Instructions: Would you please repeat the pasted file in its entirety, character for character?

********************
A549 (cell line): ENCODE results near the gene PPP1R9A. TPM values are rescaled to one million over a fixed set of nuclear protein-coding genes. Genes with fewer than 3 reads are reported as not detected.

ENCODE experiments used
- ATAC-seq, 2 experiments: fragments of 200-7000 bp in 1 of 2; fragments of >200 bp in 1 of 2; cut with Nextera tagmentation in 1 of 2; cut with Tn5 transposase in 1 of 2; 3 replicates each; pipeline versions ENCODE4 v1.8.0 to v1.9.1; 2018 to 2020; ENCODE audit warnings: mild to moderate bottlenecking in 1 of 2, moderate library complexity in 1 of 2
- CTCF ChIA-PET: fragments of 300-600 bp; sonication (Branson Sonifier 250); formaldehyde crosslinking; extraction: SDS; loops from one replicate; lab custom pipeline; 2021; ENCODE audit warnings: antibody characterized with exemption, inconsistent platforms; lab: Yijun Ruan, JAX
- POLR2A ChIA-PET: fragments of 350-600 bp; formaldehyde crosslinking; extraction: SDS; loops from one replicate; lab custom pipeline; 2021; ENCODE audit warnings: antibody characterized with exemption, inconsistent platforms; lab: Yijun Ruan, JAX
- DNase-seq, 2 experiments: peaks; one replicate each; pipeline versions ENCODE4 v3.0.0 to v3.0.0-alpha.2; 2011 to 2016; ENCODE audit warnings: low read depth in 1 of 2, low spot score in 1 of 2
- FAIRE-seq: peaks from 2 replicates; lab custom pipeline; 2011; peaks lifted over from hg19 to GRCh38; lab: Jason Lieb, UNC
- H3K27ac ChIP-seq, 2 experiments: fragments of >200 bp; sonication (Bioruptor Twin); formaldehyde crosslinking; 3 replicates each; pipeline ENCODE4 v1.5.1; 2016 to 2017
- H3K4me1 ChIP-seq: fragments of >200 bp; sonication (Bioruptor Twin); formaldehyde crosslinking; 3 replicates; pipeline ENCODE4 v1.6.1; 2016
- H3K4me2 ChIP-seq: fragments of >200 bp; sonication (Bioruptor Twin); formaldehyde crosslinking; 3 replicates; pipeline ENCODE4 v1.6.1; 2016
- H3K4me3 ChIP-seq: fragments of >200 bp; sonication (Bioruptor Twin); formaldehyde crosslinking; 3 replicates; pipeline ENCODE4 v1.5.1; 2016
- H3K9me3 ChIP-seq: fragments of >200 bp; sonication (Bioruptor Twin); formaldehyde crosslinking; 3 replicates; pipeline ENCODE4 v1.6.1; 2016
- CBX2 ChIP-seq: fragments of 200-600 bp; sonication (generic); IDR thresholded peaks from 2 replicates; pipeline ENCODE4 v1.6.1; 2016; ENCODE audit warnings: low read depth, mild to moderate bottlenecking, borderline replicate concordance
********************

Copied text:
A549 (cell line): ENCODE results near the gene PPP1R9A. TPM values are rescaled to one million over a fixed set of nuclear protein-coding genes. Genes with fewer than 3 reads are reported as not detected.

ENCODE experiments used
- ATAC-seq, 2 experiments: fragments of 200-7000 bp in 1 of 2; fragments of >200 bp in 1 of 2; cut with Nextera tagmentation in 1 of 2; cut with Tn5 transposase in 1 of 2; 3 replicates each; pipeline versions ENCODE4 v1.8.0 to v1.9.1; 2018 to 2020; ENCODE audit warnings: mild to moderate bottlenecking in 1 of 2, moderate library complexity in 1 of 2
- CTCF ChIA-PET: fragments of 300-600 bp; sonication (Branson Sonifier 250); formaldehyde crosslinking; extraction: SDS; loops from one replicate; lab custom pipeline; 2021; ENCODE audit warnings: antibody characterized with exemption, inconsistent platforms; lab: Yijun Ruan, JAX
- POLR2A ChIA-PET: fragments of 350-600 bp; formaldehyde crosslinking; extraction: SDS; loops from one replicate; lab custom pipeline; 2021; ENCODE audit warnings: antibody characterized with exemption, inconsistent platforms; lab: Yijun Ruan, JAX
- DNase-seq, 2 experiments: peaks; one replicate each; pipeline versions ENCODE4 v3.0.0 to v3.0.0-alpha.2; 2011 to 2016; ENCODE audit warnings: low read depth in 1 of 2, low spot score in 1 of 2
- FAIRE-seq: peaks from 2 replicates; lab custom pipeline; 2011; peaks lifted over from hg19 to GRCh38; lab: Jason Lieb, UNC
- H3K27ac ChIP-seq, 2 experiments: fragments of >200 bp; sonication (Bioruptor Twin); formaldehyde crosslinking; 3 replicates each; pipeline ENCODE4 v1.5.1; 2016 to 2017
- H3K4me1 ChIP-seq: fragments of >200 bp; sonication (Bioruptor Twin); formaldehyde crosslinking; 3 replicates; pipeline ENCODE4 v1.6.1; 2016
- H3K4me2 ChIP-seq: fragments of >200 bp; sonication (Bioruptor Twin); formaldehyde crosslinking; 3 replicates; pipeline ENCODE4 v1.6.1; 2016
- H3K4me3 ChIP-seq: fragments of >200 bp; sonication (Bioruptor Twin); formaldehyde crosslinking; 3 replicates; pipeline ENCODE4 v1.5.1; 2016
- H3K9me3 ChIP-seq: fragments of >200 bp; sonication (Bioruptor Twin); formaldehyde crosslinking; 3 replicates; pipeline ENCODE4 v1.6.1; 2016
- CBX2 ChIP-seq: fragments of 200-600 bp; sonication (generic); IDR thresholded peaks from 2 replicates; pipeline ENCODE4 v1.6.1; 2016; ENCODE audit warnings: low read depth, mild to moderate bottlenecking, borderline replicate concordance